Unknown only two years ago, the head of Egypt's military, Abdel-Fattah el-Sissi, is riding on a wave of popular fervor that is almost certain to carry him to election as president. Many Egyptians now hail him as the nation's savior after he ousted the Islamists from power and as the only figure strong enough to...
Unknown only two years ago, the head of Egypt’s military, Abdel-Fattah el-Sissi, is riding on a wave of popular fervor that is almost certain to carry him to election as president. Many Egyptians now hail him as the nation’s savior after he ousted the Islamists from power and as the only figure strong enough to lead.
Still, if he becomes president, el-Sissi runs enormous risks.
His presidency would enmesh the military even deeper into politics, putting the credibility of the powerful institution on the line if he fails to resolve the country’s woes. Turmoil may only increase with a backlash from Islamists, who now despise el-Sissi for his ouster of Islamist President Mohammed Morsi and for the brutal crackdown on their ranks that has arrested thousands and killed hundreds since.
And there is little indication of how he would rule.
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Secular critics fear a return of an autocracy similar to that led by Hosni Mubarak for nearly 30 years until his ouster in 2011’s popular uprising. El-Sissi has said it is impossible to now return to Mubarak’s style of rule and that the country must move to democracy. But elements of Mubarak’s police state — including top security officials and the business elite — are among his fervent supporters, and the crackdown on Islamists has already expanded into a wider suppression of dissent.
Many el-Sissi fans tout him as a new Gamal Abdel-Nasser, who rose to the presidency after the 1952 coup that toppled the monarchy and became a charismatic strongman, inspiring the nation with grand projects like the building of the Aswan High Dam and his vision of Arab nationalism.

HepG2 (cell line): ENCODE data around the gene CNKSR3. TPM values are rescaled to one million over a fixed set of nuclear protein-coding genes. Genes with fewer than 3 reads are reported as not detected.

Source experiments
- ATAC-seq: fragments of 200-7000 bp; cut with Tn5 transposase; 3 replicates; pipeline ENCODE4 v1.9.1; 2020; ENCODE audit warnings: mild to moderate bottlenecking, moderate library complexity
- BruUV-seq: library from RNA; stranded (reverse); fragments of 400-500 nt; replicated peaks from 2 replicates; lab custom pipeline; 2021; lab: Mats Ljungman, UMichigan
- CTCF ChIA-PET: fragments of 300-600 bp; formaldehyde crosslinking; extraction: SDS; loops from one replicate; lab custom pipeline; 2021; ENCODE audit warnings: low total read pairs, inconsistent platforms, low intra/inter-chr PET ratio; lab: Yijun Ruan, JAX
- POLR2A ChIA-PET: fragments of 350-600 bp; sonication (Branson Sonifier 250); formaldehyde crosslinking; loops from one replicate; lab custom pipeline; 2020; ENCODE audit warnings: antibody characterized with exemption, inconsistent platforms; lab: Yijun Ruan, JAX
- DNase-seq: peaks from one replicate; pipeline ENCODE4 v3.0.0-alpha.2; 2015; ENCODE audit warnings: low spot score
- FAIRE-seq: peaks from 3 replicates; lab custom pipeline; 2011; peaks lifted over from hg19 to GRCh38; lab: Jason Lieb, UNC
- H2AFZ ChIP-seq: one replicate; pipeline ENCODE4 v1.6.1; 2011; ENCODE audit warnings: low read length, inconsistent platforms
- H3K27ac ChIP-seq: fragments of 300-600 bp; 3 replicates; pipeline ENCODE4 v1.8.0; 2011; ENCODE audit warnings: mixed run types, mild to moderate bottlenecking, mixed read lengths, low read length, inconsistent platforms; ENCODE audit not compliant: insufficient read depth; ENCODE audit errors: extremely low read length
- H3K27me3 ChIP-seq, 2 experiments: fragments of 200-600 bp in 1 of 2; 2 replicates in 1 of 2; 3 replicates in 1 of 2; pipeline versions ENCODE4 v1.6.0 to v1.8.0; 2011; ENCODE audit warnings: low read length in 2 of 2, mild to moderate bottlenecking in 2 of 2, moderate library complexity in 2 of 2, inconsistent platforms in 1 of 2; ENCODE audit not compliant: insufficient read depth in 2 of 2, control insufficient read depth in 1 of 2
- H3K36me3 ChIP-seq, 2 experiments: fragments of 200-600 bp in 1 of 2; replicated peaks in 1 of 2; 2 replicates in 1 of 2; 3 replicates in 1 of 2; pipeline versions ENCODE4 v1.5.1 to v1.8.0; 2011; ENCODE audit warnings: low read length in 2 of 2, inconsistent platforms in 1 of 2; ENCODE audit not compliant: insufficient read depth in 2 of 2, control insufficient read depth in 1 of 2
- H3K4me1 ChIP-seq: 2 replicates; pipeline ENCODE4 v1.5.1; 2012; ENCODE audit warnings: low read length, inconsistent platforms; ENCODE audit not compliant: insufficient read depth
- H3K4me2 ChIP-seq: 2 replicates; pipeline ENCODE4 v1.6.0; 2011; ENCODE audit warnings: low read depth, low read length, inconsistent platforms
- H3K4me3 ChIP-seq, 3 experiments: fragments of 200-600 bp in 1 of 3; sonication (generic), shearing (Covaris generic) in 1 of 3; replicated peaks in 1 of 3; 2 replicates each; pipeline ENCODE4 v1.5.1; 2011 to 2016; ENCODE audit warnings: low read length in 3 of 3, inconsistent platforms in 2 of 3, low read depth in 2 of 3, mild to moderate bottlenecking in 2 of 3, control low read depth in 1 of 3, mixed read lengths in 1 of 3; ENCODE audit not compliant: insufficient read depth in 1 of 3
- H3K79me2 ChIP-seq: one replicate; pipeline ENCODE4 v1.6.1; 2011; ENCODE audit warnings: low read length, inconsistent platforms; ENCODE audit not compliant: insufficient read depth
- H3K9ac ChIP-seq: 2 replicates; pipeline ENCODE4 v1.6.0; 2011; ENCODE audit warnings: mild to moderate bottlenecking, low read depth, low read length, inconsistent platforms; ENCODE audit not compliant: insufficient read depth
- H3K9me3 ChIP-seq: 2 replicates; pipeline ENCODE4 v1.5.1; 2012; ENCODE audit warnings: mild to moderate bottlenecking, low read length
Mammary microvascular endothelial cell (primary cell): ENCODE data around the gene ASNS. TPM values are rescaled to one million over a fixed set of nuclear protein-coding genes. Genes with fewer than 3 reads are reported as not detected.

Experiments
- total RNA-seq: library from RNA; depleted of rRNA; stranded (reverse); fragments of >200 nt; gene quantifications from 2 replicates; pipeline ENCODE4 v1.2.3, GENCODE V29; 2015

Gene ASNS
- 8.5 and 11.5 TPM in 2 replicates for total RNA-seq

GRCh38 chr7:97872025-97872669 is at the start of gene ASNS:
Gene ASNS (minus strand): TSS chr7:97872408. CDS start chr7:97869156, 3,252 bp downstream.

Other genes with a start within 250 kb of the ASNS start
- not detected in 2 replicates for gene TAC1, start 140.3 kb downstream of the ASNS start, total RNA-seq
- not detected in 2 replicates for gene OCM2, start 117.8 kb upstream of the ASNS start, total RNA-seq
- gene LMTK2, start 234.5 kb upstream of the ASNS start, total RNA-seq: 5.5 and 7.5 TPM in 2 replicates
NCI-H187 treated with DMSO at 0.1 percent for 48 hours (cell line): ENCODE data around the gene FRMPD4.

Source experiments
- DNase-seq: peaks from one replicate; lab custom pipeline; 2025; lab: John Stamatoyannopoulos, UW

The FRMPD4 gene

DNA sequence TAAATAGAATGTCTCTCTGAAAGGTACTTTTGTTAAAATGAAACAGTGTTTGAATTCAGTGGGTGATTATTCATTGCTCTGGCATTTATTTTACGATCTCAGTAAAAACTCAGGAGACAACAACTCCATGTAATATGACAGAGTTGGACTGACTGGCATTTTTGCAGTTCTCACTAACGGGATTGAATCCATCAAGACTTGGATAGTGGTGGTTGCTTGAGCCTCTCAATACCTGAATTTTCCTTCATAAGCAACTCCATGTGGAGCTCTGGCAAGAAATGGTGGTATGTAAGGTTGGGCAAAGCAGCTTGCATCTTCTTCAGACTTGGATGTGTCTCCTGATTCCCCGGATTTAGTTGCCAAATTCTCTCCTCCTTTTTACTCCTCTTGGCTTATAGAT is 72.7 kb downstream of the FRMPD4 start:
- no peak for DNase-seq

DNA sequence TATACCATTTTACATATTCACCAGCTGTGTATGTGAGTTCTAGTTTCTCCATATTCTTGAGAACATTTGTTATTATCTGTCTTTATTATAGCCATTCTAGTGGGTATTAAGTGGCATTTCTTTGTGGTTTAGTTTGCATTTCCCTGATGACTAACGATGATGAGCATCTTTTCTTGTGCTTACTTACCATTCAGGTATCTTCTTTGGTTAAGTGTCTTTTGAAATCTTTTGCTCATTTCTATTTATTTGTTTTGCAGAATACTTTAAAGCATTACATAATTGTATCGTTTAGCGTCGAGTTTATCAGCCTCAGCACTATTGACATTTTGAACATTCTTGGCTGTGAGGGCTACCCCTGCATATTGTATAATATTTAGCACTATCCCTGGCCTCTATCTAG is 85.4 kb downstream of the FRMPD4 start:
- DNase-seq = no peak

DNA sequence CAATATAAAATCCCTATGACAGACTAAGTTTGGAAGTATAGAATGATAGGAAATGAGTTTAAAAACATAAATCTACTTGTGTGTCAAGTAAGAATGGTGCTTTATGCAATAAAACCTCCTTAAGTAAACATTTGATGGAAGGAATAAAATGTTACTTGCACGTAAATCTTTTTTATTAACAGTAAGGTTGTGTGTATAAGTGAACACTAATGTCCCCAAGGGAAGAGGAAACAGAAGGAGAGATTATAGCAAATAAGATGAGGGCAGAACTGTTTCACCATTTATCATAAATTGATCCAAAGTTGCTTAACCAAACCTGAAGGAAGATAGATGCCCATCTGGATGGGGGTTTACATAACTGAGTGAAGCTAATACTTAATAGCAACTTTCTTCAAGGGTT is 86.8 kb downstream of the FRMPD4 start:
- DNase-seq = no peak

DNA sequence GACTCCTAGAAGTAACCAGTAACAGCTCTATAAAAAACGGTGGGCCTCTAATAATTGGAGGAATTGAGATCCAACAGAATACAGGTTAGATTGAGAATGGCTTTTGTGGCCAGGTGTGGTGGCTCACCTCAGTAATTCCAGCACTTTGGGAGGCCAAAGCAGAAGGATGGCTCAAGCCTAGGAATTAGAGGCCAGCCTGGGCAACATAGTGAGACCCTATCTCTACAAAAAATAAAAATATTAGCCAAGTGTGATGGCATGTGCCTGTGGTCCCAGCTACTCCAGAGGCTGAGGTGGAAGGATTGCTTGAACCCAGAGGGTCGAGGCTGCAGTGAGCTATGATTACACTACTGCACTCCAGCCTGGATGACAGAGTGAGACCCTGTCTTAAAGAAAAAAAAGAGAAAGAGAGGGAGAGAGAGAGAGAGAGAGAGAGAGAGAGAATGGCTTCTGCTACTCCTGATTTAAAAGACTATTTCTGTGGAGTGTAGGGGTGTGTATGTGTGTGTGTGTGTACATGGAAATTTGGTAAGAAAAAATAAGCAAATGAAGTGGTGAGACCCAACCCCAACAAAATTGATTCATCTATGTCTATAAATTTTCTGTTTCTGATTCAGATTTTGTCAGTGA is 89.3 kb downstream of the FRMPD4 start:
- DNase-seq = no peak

A personality cult unseen in the country since Nasser’s era has swiftly risen up around el-Sissi. It depicts him as pious and modest, sensitive and emotional yet firm and decisive, a patriot rooted in the common folk of his childhood home el-Gamaliya, a corner of Cairo’s Medieval Islamic City seen as embodying the country’s best traditions.
As president, that popularity could enable el-Sissi to push through potentially controversial changes. In unpublished footage from an interview with an Egyptian newspaper that was recently leaked, for example, he talks of lifting subsidies on food and fuel “all of a sudden.” The subsidies are a gigantic drag on the government budget that economists agree must be reformed — but since Egypt’s impoverished population relies on them, attempts at reform has repeatedly fallen apart. (The comments also point to how Nasser comparisons only go so far: El-Sissi has expressed support for faster privatization in the economy, reversing Nasser’s socialist legacy.)
Conceivably, el-Sissi could even be the only player powerful enough to force reconciliation with Islamists — an idea that has become politically unspeakable amid the fervor to crush the Brotherhood. Some officials have suggested he is a relative dove among more hardline anti-Brotherhood officers in the military and security forces, though so far he has shown nothing but support for the crackdown on the group, which was launched after giant rallies he called for in July to “mandate” him to fight terrorism.
The dramatic shows of popularity now could mean little later in a divided nation that has turned against two rulers the past three years. The difference this time is the overt commitment that the military, Egypt’s most powerful institution, has invested after its top body of generals, the Supreme Council of the Armed Forces, publicly gave its backing to an el-Sissi candidacy on Monday.
“The military’s reputation is bound up with an el-Sissi presidency,” said Michael Hanna, an Egypt analyst and senior fellow at the Century Foundation in New York.
If el-Sissi cannot stop the mounting insecurity and the further deterioration of the economy, the public backlash could come against the military as an institution, a situation that “if anything, could create divisions within the military,” he said.
El-Sissi knows the dangers. During Morsi’s presidency, when Islamists and their opponents were clashing in the streets, he warned in speeches that if the military intervened in the political conflict, it could take decades for it to return to the barracks. In a meeting with army officers late in 2012, he warned that military interference in politics is dangerous for both the state and the army, pointing to Syria, where the military backed President Bashar Assad against an uprising and the nation crumbled into civil war.